After being criticised for lowering the course of political discourse by Washington Post writer Amber Phillips, Senator Bernie Sanders fought back with a hard hitting article on Medium.com defending his attacks on the POTUS for the multiple falsehoods he’s been disseminating on Twitter. Phillips took issue with the Senator accusing the President of “being a liar”, but Sanders hit back hard, asking:
What should a United States senator, or any citizen, do if the president is a liar? Does ignoring this reality benefit the American people? Do we make a bad situation worse by disrespecting the president of the United States? Or do we have an obligation to say that he is a liar to protect America’s standing in the world and people’s trust in our institutions?
It’s not a trivial question to ask. After citing numerous examples of Trump’s outrageous whoppers, Bernie got to the heart of the issue, stating:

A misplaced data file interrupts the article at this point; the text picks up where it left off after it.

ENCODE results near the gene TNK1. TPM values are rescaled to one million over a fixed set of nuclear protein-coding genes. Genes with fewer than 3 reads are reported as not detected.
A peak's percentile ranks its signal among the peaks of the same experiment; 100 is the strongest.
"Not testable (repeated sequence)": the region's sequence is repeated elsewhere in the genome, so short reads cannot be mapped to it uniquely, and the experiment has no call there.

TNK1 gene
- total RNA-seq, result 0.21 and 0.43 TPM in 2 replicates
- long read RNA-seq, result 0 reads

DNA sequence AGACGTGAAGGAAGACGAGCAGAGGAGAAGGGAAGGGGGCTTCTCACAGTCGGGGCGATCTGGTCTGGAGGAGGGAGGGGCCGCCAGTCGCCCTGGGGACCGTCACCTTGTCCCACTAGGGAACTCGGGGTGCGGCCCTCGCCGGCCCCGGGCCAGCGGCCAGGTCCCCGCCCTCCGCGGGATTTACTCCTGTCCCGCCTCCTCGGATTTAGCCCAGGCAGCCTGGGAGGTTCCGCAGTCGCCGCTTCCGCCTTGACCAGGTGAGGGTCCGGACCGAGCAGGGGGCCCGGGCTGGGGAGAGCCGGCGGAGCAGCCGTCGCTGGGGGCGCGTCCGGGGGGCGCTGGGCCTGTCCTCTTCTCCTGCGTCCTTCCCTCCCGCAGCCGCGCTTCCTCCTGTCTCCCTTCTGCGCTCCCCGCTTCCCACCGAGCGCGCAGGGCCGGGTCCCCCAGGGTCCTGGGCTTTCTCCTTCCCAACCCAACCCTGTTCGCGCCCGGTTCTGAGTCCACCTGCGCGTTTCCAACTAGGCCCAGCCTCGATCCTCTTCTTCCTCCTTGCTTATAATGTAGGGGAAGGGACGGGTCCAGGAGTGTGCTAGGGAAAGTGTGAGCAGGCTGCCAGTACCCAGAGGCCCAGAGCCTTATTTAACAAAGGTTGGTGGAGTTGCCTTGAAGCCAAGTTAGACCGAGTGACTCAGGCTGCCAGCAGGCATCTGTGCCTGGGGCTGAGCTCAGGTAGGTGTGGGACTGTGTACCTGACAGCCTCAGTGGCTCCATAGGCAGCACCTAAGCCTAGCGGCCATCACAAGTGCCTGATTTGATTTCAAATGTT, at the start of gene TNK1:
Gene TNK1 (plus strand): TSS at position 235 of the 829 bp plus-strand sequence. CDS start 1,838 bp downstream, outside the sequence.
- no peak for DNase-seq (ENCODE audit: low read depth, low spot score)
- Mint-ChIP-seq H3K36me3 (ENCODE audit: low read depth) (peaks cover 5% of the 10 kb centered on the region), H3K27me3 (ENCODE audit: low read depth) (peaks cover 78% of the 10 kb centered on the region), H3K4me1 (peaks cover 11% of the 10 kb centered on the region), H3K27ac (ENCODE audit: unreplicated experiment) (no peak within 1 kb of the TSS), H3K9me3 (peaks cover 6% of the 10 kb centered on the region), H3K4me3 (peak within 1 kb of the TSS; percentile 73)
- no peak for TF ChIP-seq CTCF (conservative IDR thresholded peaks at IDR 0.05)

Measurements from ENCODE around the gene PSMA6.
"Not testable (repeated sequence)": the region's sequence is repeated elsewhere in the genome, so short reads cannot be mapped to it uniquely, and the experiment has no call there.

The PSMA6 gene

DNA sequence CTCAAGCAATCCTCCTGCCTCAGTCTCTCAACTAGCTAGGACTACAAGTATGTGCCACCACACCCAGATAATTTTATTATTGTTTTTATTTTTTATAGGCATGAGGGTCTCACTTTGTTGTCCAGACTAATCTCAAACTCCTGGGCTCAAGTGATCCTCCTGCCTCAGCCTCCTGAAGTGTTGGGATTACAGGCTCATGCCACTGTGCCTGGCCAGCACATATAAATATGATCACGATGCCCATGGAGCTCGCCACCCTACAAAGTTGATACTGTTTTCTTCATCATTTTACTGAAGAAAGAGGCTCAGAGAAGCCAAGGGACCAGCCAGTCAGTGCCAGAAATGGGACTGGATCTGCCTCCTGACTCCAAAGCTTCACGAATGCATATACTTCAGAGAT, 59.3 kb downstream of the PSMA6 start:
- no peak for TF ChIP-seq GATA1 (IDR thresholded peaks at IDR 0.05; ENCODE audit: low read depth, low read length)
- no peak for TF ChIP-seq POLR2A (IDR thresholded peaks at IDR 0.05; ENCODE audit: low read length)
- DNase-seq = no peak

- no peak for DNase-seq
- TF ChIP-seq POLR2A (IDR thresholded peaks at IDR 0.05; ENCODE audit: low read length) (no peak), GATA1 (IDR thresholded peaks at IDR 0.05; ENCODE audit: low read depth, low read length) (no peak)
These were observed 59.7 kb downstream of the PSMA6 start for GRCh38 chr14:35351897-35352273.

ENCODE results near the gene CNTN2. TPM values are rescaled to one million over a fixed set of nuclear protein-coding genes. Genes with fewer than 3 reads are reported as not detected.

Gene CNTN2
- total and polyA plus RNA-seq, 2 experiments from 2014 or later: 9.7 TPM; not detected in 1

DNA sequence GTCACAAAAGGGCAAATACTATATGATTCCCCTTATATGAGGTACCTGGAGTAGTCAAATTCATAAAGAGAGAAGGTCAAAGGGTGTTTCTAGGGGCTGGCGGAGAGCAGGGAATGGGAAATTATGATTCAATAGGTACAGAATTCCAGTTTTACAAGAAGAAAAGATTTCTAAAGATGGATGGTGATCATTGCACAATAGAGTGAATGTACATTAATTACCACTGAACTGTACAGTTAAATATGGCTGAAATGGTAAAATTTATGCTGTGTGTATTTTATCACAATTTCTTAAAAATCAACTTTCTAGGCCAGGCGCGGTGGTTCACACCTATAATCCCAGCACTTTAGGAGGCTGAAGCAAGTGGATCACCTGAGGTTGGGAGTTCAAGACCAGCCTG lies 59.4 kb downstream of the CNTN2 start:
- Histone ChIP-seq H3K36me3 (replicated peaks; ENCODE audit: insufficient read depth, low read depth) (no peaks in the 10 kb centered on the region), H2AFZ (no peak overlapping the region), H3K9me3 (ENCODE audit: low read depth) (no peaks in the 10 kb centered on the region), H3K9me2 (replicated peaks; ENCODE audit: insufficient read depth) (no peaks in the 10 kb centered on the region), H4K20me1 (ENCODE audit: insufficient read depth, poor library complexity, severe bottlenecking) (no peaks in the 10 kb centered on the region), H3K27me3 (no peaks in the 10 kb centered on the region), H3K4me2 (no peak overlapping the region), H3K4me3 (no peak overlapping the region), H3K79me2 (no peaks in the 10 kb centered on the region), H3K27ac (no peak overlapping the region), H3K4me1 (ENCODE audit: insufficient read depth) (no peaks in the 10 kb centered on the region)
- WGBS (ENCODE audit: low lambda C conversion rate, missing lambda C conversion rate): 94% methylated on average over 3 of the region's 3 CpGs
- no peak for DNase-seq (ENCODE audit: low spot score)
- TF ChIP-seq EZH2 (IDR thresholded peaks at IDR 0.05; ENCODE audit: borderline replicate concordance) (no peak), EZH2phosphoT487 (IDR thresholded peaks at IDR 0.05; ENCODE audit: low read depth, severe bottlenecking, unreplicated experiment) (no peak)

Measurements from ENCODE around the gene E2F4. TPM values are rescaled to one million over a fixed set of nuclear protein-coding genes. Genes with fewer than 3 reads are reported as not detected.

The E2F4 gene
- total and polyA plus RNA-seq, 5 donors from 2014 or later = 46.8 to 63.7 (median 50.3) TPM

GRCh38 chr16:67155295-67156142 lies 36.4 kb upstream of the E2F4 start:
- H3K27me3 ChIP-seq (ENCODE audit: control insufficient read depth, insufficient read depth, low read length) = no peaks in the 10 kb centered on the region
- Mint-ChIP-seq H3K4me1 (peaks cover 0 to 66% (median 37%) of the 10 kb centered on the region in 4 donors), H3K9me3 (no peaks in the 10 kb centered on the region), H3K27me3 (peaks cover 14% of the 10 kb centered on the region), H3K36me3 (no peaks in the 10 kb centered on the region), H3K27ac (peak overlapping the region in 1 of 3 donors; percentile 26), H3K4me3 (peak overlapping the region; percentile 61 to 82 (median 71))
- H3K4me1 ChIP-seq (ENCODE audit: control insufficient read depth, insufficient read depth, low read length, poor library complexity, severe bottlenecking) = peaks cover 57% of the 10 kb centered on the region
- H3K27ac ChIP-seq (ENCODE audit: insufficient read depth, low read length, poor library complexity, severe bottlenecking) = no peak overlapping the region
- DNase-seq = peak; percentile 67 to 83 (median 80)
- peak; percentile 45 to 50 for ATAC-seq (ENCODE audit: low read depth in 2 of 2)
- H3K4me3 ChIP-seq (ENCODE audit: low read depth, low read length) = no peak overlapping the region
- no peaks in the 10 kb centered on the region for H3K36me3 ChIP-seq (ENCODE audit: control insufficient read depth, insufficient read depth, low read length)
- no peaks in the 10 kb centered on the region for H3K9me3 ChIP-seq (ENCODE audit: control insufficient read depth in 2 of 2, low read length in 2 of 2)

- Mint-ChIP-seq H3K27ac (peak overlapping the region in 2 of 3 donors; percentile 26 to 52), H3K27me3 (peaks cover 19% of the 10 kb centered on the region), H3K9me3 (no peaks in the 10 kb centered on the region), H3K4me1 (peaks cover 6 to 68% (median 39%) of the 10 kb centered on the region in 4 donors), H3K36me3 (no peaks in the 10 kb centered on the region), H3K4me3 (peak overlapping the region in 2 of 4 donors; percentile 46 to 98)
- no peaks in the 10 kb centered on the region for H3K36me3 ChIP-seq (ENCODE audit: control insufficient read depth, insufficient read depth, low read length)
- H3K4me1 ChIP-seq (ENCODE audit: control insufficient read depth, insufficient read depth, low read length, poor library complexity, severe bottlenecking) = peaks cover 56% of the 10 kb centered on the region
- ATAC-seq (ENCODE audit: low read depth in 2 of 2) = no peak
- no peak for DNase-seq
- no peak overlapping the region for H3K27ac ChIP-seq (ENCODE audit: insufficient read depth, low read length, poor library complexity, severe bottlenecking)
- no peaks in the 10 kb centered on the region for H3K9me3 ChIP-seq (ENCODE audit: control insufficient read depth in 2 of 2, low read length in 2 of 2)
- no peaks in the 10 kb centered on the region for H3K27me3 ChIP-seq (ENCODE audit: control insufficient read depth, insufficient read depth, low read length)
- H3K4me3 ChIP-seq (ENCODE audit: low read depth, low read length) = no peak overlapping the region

…the United States will not be respected or taken seriously around the world if Trump continues to shamelessly lie is self-evident. We are the wealthiest, most powerful nation on earth. If we have a president who is not taken seriously by people throughout the world because of his continuous lies, our international standing will clearly suffer.
Oddly, the Washington Post didn’t question the accuracy of any of Sander’s facts regarding Trump’s adversarial relationship with the truth. Phillips simply felt that it was inappropriate for a sitting Senator to refer to the president in such disrespectful terms. Sanders responds with the perfect questions:
But how do we deal with a president who makes statements that reverberate around our country and the world that are not based on fact or evidence? What is the appropriate way to respond to that? And if the media and political leaders fail to call lies what they are, are they then guilty of misleading the public?
Bravo to Senator Sanders for demonstrating the courage to call the President what the media has often danced around with weak euphemisms.